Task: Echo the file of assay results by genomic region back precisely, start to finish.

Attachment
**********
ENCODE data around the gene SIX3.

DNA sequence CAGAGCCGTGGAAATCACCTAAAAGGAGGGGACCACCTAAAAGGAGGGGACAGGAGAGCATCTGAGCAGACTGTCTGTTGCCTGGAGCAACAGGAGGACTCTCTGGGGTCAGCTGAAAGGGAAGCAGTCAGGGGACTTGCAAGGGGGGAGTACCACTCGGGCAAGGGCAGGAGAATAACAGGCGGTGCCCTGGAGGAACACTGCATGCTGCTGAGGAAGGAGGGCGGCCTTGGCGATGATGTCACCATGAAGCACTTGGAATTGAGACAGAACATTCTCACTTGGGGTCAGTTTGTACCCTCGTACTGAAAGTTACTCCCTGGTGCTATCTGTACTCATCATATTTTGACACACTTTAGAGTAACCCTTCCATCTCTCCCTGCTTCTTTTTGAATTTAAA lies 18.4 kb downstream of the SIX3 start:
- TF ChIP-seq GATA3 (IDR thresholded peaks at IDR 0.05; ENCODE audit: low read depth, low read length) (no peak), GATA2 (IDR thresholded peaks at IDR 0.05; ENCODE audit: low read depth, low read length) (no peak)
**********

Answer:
ENCODE data around the gene SIX3.

DNA sequence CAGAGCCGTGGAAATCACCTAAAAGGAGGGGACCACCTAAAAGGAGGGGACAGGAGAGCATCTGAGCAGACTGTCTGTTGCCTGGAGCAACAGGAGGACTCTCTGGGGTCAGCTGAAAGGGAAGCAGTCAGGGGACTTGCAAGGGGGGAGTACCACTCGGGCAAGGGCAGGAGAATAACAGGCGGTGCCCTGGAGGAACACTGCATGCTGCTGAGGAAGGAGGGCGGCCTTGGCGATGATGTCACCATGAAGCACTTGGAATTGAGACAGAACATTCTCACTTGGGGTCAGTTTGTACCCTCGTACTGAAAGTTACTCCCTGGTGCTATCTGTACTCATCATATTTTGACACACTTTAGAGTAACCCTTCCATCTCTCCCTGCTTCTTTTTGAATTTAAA lies 18.4 kb downstream of the SIX3 start:
- TF ChIP-seq GATA3 (IDR thresholded peaks at IDR 0.05; ENCODE audit: low read depth, low read length) (no peak), GATA2 (IDR thresholded peaks at IDR 0.05; ENCODE audit: low read depth, low read length) (no peak)